Unusual colored eggs have become quite popular among backyard chicken keepers. There have been many a debate about the differences between pure blue-egg-laying breeds and the much more common Easter Egger chicken. Pure breeds such as the Ameraucana or Araucana have a specific Standard of Perfection (SOP) that is accepted by the American Poultry Assoc (APA) &/or American Bantam Assoc (ABA). The SOP is a very specific list of defined variations within the breed that must not only be present in the bird but also breed true (show consistently in the subsequent offspring) in order to consider the bird to be a pure breed. On the other hand, Easter Egger (EE) chickens are not a breed at all; they are actually a hybrid or crossbred offspring from a bird that carries a blue egg gene. All of this aside, the steps for creating an EE that lays green/blue eggs are not overly complicated. Below is a condensed explanation of breeding EasterEggers.
[Note: this is intended to be a quick guide & does not cover all details of genetics]
- Every genetic trait is produced from a pair of genes, and in reproduction each offspring receives one gene from each parent to create a pair for its genetic traits.
- If a chicken is homozygous, it carries the same two genes for a specific trait; heterozygous means it carries two different genes for a specific trait.
- Some genes are dominant, meaning the dominant gene will mask any other genes present (recessive).
- There are also other factors like alleles, modifiers and inhibitors that affect the genes for specific traits.
- There are only two genetically determined egg colors: white and blue. The blue egg gene is dominant.
- Brown eggs are produced by an allele that produces a brown coating over a white egg. Thus, green eggs come from a brown coating over a blue egg.
- The allele for brown eggs is dominant, meaning if it is passed to offspring it will mask other genes, alleles, and modifiers.
Pure Ameraucana (and some other breeds) are homozygous for blue eggs (O/O). This means that all offspring from a pure Ameraucana will receive at least one blue egg gene, and since that is a dominant gene, the eggs produced will be blue.
Regular brown egg layers are homozygous for white eggs (o/o) and carry the brown shell-coating allele. [designated here by o/o]
Crossing chickens carrying the above genes results in the following possibilities:
O/o = a genetically blue egg because the O is dominant
But, don’t forget to add the dominant allele for the brown eggshell coating, now you have a green egg!
Now, what happens if you breed a 1st generation* (F1) EE to another brown egg layer?
*Must be a first generation (F1) EE to ensure it carries the O/o genetics!!
Crossing an F1 EE (green egg layer) with a brown egg layer results in the following possibilities:
And what happens if you breed two 1st generation* EE’s to each other?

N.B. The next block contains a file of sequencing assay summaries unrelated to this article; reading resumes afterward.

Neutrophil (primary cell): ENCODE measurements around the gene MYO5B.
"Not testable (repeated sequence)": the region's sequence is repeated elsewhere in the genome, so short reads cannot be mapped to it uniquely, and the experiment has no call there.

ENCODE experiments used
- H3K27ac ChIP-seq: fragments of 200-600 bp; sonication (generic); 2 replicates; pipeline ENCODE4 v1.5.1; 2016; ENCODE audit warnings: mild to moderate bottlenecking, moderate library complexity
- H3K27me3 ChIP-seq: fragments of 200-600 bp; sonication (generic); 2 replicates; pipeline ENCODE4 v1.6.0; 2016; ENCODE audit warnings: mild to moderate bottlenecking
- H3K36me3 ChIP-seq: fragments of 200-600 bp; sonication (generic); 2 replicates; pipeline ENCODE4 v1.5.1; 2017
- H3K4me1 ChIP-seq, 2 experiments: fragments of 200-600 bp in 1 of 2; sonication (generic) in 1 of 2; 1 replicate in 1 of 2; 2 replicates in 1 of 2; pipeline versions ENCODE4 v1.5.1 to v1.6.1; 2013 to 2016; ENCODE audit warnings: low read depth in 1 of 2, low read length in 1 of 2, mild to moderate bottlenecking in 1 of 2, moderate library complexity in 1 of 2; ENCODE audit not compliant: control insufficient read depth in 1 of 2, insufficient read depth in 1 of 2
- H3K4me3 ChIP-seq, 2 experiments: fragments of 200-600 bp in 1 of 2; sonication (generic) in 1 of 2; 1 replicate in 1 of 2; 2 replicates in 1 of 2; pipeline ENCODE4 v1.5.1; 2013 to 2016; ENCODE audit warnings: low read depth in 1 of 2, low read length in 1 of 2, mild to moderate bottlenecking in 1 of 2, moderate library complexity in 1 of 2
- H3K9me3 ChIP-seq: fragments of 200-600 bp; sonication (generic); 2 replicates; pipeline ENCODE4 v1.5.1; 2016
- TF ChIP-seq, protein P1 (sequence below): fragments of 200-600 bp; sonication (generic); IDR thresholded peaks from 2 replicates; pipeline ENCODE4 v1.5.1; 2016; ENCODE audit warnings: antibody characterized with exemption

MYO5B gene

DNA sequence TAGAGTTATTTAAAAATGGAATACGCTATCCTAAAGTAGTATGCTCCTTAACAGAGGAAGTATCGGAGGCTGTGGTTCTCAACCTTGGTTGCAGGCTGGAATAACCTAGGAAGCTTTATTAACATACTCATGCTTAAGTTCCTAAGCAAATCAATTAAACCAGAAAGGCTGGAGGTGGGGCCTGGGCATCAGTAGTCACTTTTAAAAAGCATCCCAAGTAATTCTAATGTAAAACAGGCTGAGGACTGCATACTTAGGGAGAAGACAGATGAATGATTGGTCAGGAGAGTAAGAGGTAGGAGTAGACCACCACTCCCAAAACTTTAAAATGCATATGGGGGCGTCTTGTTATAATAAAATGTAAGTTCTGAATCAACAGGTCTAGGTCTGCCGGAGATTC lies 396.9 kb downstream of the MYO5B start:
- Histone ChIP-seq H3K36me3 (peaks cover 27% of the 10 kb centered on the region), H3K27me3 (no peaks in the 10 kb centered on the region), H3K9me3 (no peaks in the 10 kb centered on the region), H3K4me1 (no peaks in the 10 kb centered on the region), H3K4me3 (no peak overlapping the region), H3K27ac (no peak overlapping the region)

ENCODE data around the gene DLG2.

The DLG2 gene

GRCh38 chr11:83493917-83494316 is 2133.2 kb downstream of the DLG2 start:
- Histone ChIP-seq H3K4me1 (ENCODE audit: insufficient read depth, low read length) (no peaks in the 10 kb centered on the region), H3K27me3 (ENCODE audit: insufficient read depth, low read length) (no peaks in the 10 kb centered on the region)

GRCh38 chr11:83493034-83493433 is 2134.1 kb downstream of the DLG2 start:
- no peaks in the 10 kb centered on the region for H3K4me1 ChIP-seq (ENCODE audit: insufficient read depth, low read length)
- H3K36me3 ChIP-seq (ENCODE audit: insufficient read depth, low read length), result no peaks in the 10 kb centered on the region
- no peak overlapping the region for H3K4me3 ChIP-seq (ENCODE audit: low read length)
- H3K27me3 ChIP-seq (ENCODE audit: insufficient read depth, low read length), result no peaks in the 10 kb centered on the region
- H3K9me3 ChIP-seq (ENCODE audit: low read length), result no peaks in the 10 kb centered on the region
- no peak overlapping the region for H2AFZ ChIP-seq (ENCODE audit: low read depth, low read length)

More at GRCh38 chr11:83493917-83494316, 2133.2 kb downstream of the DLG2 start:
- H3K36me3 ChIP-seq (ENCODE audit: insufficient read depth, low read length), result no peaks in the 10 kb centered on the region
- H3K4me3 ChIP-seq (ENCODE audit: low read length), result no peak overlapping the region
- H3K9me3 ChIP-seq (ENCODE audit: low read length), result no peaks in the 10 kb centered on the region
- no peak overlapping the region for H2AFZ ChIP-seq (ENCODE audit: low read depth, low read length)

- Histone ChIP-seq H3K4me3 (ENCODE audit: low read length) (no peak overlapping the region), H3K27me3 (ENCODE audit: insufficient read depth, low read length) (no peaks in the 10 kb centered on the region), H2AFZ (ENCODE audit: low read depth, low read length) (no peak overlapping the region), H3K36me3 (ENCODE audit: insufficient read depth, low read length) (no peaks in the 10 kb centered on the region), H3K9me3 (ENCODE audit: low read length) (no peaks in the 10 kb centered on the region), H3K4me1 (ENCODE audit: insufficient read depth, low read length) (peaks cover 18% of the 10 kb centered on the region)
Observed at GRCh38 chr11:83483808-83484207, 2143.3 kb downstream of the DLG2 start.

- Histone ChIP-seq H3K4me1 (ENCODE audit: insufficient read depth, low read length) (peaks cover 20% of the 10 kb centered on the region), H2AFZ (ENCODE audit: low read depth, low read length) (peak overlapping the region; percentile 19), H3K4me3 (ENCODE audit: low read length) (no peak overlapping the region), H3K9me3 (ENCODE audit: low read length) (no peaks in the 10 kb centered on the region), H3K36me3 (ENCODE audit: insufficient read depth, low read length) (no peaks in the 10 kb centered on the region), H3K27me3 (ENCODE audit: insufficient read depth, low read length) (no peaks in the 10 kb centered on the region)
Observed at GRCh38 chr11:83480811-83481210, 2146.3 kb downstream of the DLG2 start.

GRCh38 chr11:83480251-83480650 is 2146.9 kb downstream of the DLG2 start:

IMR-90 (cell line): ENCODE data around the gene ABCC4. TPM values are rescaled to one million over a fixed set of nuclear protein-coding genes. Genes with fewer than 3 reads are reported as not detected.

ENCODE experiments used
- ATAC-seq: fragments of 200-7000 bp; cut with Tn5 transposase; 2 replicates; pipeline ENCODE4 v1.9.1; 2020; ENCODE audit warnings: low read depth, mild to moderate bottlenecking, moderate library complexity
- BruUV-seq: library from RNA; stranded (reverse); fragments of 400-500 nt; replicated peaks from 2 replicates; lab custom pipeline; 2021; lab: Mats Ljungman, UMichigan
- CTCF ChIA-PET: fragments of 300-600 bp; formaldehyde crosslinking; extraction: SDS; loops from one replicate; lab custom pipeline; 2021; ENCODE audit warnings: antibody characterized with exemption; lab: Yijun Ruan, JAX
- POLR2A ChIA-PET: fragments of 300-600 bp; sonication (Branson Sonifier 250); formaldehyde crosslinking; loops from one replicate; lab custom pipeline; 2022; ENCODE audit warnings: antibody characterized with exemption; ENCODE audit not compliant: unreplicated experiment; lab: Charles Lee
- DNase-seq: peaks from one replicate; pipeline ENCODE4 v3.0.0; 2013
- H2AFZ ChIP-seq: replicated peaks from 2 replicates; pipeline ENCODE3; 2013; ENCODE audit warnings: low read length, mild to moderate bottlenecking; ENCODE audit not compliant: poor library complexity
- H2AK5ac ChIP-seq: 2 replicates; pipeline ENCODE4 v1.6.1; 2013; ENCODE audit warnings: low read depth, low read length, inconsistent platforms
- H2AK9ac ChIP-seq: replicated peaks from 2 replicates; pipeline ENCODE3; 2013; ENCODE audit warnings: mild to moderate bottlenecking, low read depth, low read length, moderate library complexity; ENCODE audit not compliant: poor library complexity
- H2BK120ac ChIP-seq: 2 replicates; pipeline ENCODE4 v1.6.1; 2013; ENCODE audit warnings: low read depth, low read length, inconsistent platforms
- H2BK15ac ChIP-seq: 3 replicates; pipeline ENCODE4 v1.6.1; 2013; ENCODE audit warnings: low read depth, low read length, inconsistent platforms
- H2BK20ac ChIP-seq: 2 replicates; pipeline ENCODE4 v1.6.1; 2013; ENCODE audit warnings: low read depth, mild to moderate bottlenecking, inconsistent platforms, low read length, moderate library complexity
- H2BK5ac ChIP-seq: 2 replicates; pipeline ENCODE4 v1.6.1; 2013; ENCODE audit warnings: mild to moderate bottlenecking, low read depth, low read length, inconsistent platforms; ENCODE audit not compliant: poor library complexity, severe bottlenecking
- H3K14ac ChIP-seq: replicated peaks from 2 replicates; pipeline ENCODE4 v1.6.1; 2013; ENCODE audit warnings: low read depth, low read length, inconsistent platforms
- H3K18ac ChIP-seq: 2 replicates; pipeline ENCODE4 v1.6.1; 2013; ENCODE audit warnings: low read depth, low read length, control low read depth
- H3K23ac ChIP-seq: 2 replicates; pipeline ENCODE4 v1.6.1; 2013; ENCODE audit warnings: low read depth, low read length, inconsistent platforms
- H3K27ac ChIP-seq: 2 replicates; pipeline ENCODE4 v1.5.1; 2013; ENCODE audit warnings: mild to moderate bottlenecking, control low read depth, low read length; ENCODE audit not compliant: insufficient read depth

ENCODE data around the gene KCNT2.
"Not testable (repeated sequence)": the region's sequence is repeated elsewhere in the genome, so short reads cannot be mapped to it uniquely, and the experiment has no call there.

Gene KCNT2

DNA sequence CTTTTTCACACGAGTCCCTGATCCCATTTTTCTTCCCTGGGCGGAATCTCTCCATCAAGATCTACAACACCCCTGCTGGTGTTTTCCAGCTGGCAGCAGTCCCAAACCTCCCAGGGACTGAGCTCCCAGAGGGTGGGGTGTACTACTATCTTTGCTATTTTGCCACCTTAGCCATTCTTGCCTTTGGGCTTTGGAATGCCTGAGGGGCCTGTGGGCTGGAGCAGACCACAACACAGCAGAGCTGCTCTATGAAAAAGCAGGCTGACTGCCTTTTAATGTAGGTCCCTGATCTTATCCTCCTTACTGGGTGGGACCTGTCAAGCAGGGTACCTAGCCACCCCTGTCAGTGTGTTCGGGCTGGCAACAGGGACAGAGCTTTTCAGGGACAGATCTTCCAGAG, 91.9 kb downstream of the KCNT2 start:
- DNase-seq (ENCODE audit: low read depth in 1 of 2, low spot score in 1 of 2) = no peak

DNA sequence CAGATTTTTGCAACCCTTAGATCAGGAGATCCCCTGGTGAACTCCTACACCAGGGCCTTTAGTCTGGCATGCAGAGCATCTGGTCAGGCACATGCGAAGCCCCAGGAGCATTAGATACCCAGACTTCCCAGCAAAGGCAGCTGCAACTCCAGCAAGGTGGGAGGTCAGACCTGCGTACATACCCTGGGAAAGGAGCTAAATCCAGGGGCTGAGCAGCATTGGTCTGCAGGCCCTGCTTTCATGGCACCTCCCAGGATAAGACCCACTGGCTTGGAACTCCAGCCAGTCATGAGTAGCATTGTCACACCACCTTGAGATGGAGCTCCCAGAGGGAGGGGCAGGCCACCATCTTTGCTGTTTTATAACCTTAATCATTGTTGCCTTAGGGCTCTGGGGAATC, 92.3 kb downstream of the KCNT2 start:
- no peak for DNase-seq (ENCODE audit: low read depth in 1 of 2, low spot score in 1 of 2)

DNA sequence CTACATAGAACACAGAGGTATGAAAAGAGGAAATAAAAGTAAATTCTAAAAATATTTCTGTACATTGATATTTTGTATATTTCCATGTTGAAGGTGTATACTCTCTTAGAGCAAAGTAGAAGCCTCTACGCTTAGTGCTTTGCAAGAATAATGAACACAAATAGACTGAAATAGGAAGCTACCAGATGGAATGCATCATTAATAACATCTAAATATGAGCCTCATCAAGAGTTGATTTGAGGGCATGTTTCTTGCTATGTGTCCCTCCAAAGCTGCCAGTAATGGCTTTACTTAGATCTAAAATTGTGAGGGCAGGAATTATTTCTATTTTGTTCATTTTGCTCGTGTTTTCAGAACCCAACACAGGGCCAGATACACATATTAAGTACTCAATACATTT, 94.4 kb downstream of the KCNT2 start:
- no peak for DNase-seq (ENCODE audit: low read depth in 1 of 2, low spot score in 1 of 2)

*Again, this must be first generation EE to ensure they both carry O/o genetics!!
Crossing an F1 EE to an F1 EE results in the following possibilities:
Don’t forget to add in the dominant brown eggshell allele, and most of the eggs will result in shades of green or some will be brown. However, occasionally the brown eggshell allele will not be passed (or will be effected by an inhibitor, modifier, or other allele), and the results will be a nice blue egg or less commonly a white egg.
As you can see, past the first generation (F1) breeding, the genetic combination possibilities increase and become more difficult to determine exactly what genes are involved, especially in roosters that do not lay eggs. Additionally, using a non-pure breed (chickens of which you do not know the exact genetic make-up) can introduce recessive genes or genetic inhibitors that might not be obvious on the parent, but will affect the outcome of the offspring.
Note: White egg layer genes, while not dominant, typically act as an inhibitor to dilute any other egg color genes. We bred a 1st generation OliveEgger to a Leghorn, and the result was a pale olive colored egg layer.
Additionally, it should be noted that many EE’s are difficult to differentiate from a pure Ameraucana breed. Since the muff/beard genes are dominant, many EE’s will carry these genes. The gene for the pea comb is located very near the blue egg gene, and is often passed with the blue egg gene. However, while pea combs often indicate the presence of the blue egg gene, it is not guaranteed, and it also does not indicate homozygous or heterozygous genetics. For a reason that we have not studied, EE’s very often have green legs which is a good indicator of non-pure-breed genetics as the pure blue-egg breeds do not have green legs. It is extremely important to know the genetics of the parent birds in order to use the information provided here. If not starting with pure genetics, then the bird could carry any number of genetic factors that will change the outcomes – even pure birds can occasionally have some genetic faults that pop-up unexpectedly.
For your reference:
Unscrambling the genetics of the chicken’s ‘blue’ egg: Researchers have unscrambled the genetic mutation that gives the distinctive blue eggs laid by some breeds of chickens.
Find A Blue Chicken Egg? Congrats, Your Chicken Has A Virus: A new study found that a single gene, called callee oocyan, is responsible for the odd coloration of these blue chicken eggs.
ALL ABOUT EGG COLOR: Have you ever wondered what makes blue eggs blue or why a green egg layer might hatch from a blue or brown egg? Did you know that brown eggs are coated with a “paint” made from blood, and blue egg shells contain a chemical byproduct of bile? Read on to find out the science behind egg color.